31 thoughts on “19 July 1543 – The death of Mary Boleyn, sister of Queen Anne Boleyn”

  1. Conor Byrne says:

    The Hever portrait may be of Mary Boleyn, but it has definitely been ‘touched up’ and may well have been produced during a slightly later period. The c1525 miniature attributed to Lucas Horenbout may be of a portrait of Mary, although a host of other candidates – including her sister Anne – have also been proposed as the sitter. If the Horenbout portrait is of Mary, it portrays a fairly plain looking woman with pale skin, delicate features, thin lips and dark eyes. Roland Hui has suggested that the portrait dates to about 1525 and was produced alongside a portrait of Mary’s father, Thomas.

    1. Claire says:

      There are several versions of this portrait too, which is interesting. Yes, I love that Horenbout miniature and the one of the unknown man too. It would be wonderful if they were Thomas and Mary.

  2. Christine says:

    It seems none of the Boleyn family were destined to live to a great age, that said however, according to the day, Mary was well past middle age when she did die, Sir Thomas having lived the longest out of all of them and looking at the property she inherited she was a wealthy woman indeed, all that went to her son Henry which seems rather unfair to me as Catherine was the eldest yet that was the law, she had not lived as turbulently as her sister yet she had had her fair share of disgrace, having to endure the stigma of being an unmarried woman whilst carrying her lovers child, being banished from court and her fathers anger, being cut off without a penny, as the article mentions there is no evidence of any child so we must assume she miscarried, or had delivered a still born child possibly due to the stress she was under, she had had her fair share of misery, losing her first husband to the dreaded sweating sickness being left a struggling widow with two young children, then the dreadful deaths of both her sister and brother, she may not have been very close to them not sharing their academic brilliance, yet they were her siblings after all, they had ran in the fields of Hever together and had all shared in Anne’s glory, we have no knowledge of her life after she was banished from court and quite possibly none of her family went to her wedding, the last years of her life are shrouded in mystery and yet they must have been happy ones, apart from the deaths of her family, she at least had a loving husband and died in her bed with her family around her.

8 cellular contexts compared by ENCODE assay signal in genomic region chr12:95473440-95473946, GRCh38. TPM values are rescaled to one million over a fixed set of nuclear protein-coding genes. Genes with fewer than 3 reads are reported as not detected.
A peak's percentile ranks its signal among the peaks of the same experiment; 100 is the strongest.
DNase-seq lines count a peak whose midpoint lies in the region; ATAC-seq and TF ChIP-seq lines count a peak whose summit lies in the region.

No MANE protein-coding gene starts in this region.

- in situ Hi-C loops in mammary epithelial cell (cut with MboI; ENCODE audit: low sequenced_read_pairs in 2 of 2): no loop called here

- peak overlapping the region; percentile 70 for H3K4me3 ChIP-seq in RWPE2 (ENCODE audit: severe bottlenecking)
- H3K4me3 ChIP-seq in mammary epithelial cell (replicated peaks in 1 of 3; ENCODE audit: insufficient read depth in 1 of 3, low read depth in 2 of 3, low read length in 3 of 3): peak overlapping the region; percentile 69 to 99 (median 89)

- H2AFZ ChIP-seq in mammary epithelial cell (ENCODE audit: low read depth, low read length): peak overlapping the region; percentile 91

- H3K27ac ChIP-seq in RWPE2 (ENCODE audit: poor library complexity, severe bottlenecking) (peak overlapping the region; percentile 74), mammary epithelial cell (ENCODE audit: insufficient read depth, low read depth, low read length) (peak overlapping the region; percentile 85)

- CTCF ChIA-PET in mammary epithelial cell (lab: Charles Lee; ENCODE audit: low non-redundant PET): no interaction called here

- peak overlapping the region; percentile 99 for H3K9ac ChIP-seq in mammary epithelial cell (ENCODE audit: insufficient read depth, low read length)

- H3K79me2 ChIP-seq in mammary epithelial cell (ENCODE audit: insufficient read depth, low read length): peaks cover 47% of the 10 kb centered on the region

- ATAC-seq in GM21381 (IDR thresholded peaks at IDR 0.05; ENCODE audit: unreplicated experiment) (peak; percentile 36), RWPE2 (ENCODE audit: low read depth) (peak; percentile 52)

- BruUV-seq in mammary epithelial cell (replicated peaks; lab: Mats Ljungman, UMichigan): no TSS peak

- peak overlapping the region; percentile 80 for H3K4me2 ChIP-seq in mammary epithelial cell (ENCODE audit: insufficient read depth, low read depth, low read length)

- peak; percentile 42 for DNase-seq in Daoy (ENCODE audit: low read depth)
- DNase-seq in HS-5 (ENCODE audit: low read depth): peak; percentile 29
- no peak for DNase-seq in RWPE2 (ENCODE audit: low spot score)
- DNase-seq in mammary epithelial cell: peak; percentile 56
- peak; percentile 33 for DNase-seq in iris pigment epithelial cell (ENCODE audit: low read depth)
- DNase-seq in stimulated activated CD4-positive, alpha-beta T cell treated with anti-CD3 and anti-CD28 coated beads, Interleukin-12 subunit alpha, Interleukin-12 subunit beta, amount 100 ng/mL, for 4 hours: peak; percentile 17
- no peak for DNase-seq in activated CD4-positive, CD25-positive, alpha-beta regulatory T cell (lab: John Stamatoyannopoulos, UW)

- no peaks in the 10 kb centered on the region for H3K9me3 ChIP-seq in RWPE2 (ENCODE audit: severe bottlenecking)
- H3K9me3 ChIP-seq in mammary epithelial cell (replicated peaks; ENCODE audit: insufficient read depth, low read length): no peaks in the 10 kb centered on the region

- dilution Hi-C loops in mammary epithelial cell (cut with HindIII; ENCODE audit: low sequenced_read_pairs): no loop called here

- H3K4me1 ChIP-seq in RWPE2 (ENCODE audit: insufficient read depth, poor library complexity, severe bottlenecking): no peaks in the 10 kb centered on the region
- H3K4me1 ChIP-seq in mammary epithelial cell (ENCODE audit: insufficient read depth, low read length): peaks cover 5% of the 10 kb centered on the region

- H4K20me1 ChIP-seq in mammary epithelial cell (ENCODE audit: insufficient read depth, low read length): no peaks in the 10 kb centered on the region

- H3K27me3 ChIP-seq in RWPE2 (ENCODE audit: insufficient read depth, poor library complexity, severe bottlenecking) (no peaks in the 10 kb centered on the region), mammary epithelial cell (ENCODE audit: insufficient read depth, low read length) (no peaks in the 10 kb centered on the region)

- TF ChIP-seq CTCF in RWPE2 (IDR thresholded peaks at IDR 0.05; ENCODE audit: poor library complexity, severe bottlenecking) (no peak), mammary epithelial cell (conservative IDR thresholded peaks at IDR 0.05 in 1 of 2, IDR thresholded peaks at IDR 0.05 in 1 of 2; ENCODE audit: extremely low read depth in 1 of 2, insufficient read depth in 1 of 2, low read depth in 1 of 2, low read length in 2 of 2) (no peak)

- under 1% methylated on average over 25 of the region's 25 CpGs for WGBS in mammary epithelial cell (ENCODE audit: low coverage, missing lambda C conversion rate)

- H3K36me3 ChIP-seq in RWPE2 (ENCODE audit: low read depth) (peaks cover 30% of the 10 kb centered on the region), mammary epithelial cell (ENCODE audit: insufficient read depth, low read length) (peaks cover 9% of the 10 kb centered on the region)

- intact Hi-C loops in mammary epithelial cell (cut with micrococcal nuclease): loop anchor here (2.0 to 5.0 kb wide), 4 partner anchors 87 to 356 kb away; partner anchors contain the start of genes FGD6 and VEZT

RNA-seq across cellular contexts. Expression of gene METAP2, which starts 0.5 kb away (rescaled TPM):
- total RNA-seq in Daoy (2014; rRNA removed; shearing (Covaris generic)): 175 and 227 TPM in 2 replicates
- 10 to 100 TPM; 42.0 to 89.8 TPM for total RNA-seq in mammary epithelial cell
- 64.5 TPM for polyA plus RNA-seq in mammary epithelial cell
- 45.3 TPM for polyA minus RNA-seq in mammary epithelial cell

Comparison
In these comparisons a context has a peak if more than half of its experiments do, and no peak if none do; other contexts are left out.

1. Charlene says:

      Thomas Boleyn’s mother lived to 85; she outlived not just Anne and George but quite possibly Thomas as well.

      1. Claire says:

        She definitely outlived Thomas as arrangements had to be made for her to leave there when the crown took possession of the property following Thomas’s death.

      2. Christine says:

        Hi Charlene yes it’s true Margaret Butler had a long life I was just talking about Thomas’s wife and children including himself, but yes she had enjoyed a long life, must have been dreadful when she lost her grandchildren though and then her son Thomas, when your old what keeps you going is your family, the fact that both her grandchildren were executed then she lost Thomas must have been heartbreaking for her, at least she had many children who were around to comfort her, hopefully.

  3. Christine says:

    Also have to comment on the Mary Rose, she tragically sunk in front of Henry and he could hear the desperate cries of his sailors as they sunk taking the warship with them, Henry’s pride and joy and named after his favourite sister, I remember when they unearthed her from her watery grave and Prince Charles was there, taking a keen interest in it all, having a love of his Tudor ancestors, there was a great crowd and Henry V111 appeared in all his glory, the actor who portrayed him was marvellous I was watching it on telly before I went to work, in her they found the longbows which were used against the French and they tested them out, finding them untouched from the sea and being incredibly strong, it took a very powerful man to bend them, it must have been awful for Henry to have witnessed the sinking of his flagship, it is a dreadful thing to see a ship go down with men on board, it must have added to his depressed state of mind.

    1. Charlene says:

      The idea that the Mary Rose was named for Henry’s sister is, sadly, a Victorian tall tale. Princess Mary was never known as Mary Rose and we are absolutely certain the ship wasn’t named for her.